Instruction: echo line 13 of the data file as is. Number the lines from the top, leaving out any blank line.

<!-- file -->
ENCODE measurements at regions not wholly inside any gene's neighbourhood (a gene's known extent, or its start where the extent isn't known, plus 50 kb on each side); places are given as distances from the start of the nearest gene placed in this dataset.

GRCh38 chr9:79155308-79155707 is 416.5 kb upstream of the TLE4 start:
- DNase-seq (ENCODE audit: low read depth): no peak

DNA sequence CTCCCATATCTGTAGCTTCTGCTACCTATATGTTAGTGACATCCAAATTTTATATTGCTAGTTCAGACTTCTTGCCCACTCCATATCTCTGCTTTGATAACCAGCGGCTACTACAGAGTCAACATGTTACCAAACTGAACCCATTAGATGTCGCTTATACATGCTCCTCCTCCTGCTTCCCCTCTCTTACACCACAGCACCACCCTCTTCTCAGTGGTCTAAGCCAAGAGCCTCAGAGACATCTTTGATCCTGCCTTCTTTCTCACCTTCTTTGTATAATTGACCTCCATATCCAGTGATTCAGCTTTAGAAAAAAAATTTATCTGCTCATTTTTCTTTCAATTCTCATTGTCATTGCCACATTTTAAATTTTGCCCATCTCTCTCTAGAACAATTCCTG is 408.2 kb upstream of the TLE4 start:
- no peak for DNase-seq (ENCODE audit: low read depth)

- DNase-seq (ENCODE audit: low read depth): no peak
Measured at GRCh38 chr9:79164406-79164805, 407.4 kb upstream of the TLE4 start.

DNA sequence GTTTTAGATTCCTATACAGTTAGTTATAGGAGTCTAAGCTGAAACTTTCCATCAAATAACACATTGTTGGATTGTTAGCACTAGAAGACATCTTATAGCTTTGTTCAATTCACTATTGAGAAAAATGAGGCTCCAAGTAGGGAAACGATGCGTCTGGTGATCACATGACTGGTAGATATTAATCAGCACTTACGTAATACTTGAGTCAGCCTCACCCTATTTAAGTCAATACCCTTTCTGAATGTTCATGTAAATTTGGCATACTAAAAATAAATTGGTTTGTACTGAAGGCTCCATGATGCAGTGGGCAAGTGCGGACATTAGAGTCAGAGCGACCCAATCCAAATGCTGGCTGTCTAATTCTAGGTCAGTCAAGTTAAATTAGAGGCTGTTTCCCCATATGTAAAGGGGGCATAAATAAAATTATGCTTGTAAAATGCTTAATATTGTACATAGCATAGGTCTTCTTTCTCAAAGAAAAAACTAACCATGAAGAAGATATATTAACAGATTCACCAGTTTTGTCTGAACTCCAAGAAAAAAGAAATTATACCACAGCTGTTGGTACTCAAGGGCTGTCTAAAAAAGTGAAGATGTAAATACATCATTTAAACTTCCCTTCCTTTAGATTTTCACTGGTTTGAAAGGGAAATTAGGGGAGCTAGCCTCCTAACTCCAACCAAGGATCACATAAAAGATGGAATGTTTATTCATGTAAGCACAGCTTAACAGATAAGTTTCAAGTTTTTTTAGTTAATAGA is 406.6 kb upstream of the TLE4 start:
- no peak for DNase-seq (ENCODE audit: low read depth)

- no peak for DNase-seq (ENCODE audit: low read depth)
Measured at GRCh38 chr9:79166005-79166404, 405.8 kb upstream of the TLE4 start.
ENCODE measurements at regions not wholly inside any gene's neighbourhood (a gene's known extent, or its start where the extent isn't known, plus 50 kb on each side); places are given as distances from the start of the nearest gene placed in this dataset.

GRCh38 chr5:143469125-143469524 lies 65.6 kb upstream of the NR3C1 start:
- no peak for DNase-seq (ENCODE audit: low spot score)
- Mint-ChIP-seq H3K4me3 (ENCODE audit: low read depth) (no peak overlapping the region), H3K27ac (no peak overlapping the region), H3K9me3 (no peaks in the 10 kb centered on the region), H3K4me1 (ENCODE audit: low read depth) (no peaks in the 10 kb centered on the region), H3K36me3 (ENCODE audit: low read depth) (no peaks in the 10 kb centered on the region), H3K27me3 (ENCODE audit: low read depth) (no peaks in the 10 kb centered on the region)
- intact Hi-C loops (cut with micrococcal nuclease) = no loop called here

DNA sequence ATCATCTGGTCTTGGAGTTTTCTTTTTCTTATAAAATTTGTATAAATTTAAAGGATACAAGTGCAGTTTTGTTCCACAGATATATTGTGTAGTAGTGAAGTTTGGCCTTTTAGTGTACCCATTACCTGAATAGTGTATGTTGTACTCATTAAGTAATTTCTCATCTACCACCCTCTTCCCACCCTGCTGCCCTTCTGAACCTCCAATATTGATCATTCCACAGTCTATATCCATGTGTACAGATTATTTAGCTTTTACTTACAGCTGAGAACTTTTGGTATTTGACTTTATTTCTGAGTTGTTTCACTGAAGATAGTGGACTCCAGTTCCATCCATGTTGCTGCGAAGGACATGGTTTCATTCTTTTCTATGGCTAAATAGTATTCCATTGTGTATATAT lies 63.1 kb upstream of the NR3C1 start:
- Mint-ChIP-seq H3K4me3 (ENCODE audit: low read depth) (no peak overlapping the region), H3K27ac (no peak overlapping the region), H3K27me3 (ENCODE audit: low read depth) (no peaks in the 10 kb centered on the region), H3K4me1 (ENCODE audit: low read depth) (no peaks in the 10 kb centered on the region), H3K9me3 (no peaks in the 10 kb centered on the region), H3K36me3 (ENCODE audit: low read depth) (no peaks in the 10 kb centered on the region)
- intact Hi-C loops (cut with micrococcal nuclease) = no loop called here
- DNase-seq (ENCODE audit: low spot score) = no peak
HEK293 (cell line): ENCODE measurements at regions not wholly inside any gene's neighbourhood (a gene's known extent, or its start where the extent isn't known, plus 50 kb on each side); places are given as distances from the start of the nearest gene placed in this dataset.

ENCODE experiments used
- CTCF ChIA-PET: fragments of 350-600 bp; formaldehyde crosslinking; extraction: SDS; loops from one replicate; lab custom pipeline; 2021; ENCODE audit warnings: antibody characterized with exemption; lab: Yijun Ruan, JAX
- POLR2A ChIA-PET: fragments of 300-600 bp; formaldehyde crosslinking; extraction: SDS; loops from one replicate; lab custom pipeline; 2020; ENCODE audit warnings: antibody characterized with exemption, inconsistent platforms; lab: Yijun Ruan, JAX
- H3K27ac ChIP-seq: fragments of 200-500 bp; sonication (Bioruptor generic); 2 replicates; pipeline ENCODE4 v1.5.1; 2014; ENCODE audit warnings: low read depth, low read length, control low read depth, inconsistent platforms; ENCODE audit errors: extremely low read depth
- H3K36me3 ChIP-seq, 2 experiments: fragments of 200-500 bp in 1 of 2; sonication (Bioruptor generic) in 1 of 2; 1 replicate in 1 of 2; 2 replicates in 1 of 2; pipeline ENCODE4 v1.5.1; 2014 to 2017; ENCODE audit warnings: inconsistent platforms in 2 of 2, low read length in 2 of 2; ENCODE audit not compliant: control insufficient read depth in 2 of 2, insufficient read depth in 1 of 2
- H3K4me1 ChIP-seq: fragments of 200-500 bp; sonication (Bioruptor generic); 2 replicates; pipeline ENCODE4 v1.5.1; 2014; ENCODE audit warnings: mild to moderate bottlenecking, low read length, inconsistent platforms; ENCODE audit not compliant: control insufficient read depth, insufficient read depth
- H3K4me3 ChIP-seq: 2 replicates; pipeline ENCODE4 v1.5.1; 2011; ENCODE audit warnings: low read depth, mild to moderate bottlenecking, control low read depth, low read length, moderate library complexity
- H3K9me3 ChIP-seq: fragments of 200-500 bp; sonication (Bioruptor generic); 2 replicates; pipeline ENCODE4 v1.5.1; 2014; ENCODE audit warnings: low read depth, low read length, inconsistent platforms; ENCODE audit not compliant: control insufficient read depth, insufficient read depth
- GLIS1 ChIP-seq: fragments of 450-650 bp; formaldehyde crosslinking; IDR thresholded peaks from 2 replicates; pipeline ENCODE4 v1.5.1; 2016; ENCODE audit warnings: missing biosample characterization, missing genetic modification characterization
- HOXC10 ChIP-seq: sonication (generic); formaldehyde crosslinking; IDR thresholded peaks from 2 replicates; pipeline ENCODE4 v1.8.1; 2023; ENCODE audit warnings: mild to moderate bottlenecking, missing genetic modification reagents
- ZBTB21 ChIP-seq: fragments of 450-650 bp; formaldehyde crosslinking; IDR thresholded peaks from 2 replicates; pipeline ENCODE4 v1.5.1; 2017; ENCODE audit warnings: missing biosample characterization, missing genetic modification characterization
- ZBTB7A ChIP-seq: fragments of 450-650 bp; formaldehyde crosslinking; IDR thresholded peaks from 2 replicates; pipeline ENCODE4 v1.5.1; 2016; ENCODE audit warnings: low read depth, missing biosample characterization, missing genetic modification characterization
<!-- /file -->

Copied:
GRCh38 chr5:143469125-143469524 lies 65.6 kb upstream of the NR3C1 start: